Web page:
Intelligently Ratchet: A Look Back At 2018

Dec 12, 2018
Photo of Intelligently Ratchet
Courtesy of Intelligently Ratchet

After noticing that most of the black voices featured in the news come from the educated and affluent, Kevin “Kaze” Thomas and Karim “Bishop Omega” Jarrett made it their mission to represent the perspectives of everyday black people. They do this through their weekly web series “Intelligently Ratchet,” which streams live on Facebook every Wednesday at 9 p.m. 

St. Augustine's University, Everett Ward, HBCU
Leoneda Inge / WUNC

While one of North Carolina's historically black colleges and universities learned on Tuesday it will retain its accreditation, another college 80 miles away faces the loss of its own accreditation.

On Tuesday, officials at Saint Augustine’s University in Raleigh learned the university would retain its accreditation following a two-year probationary period for the small historically black university.

A boarded up apartment entrance as a makeshift memorial
David Ford / WFDD

A deadly apartment fire in Greensboro earlier this year highlighted some deep-seated community issues. The kitchen fire in the Summit-Cone apartment complex in May killed five young children, all siblings who were refugees from the Democratic Republic of the Congo.

A photo for the film 'Al: My Brother.'
Courtesy of Cash Michaels

Al McSurely is a white man who has been fighting white supremacy for almost 60 years. McSurely’s activism began in the early 1960s with groups like the Congress of Racial Equity and the Student Nonviolent Coordinating Committee. He worked alongside civil rights leaders like Martin Luther King Jr. and Stokely Carmichael, and eventually became an attorney who fought on behalf of victims of racial discrimination.

NC Sheriffs, Sheriffs, Law Enforcement
Paula Dance for Pitt County Sheriff

When Paula Dance started her campaign for sheriff of Pitt County, she knew her win would make history. Dance would become the county’s first African-American sheriff and the first African-American female sheriff in the state. What she could not predict, however, was the wave of black sheriffs that would join her. The November midterms ushered in black sheriffs in Buncombe, Cumberland, Durham, Forsyth, Guilford, Mecklenburg, Pitt and Wake counties. Five of these countries have never had an African-American sheriff.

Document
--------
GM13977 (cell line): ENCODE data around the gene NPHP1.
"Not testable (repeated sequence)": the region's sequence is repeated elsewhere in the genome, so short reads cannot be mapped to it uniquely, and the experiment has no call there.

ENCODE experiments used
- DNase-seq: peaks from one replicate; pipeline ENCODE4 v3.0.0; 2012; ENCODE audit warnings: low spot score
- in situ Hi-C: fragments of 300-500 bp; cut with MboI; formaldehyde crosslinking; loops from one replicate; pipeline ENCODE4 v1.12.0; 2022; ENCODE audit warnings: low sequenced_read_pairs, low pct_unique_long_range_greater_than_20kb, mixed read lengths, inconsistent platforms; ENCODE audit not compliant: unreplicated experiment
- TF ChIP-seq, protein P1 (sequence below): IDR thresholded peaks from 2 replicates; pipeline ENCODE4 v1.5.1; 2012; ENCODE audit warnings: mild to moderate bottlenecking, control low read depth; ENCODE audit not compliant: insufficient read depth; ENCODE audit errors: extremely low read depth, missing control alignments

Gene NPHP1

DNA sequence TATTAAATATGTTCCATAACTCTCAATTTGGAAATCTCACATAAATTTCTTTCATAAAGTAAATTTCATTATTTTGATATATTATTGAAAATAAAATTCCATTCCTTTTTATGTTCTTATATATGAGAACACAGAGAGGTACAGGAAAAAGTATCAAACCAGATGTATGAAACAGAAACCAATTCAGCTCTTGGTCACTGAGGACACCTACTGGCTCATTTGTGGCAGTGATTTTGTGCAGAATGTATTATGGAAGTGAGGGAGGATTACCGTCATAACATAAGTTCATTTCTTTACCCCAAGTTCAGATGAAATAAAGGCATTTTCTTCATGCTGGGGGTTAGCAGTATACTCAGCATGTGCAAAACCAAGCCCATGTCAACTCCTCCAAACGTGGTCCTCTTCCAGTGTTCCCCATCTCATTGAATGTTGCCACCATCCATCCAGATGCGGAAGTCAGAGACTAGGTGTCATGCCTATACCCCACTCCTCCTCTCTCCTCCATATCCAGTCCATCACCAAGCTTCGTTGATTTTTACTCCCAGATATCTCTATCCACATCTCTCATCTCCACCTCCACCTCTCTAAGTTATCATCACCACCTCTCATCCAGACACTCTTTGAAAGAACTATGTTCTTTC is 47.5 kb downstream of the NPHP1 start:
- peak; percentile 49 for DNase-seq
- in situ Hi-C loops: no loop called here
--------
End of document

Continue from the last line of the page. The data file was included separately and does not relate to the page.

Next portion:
One of the founding principles of the U.S. government is the separation of church and state. Yet there are many unseen ways in which the religion of America’s founders was baked into the legal system. Immigration attorney George Pappas traces the impact of religious doctrine on land rights in his new book “The Literary and Legal Genealogy of Native American Dispossession: The Marshall Trilogy Cases” (Routledge/2017). 

Specialty license plates are becoming more common in North Carolina.
N.C. Division of Motor Vehicles / N.C. Department of Transportation

In 2015, after a young white man who had claimed allegiance to the Confederacy massacred nine people at a historic black church, the availability of a North Carolina specialty license plate bearing the logo of the Sons of the Confederate Veterans was in jeopardy. With some drivers in North Carolina thinking the specialty plate might not be available soon, demand for that plate, which includes the Confederate battle flag, soared.

NC Sheriffs, Sheriffs, Law Enforcement
Paula Dance for Pitt County Sheriff

North Carolina now has 20 African-American sheriffs across its 100 counties. The state sheriff’s association says it does not keep numbers on race, but it is believed to be the largest number of black sheriffs at one time ever for the state. And several of the new black sheriffs won in big upset victories during the midterm election.

Photo of the Cover of the book, Decolonizing Wealth, by Edgar Vilanueva
Courtesy of Edgar Vilanueva

Today marks ‘Giving Tuesday,’ a day that encourages Americans to stop the Black Friday and Cyber Monday shopping and instead donate money or time to their community. But where exactly does this money go? And does philanthropy mostly serve the wealthy and the white? Author and grant investment director Edgar Villanueva argues that many philanthropic foundations or corporate giving programs may do more harm than good.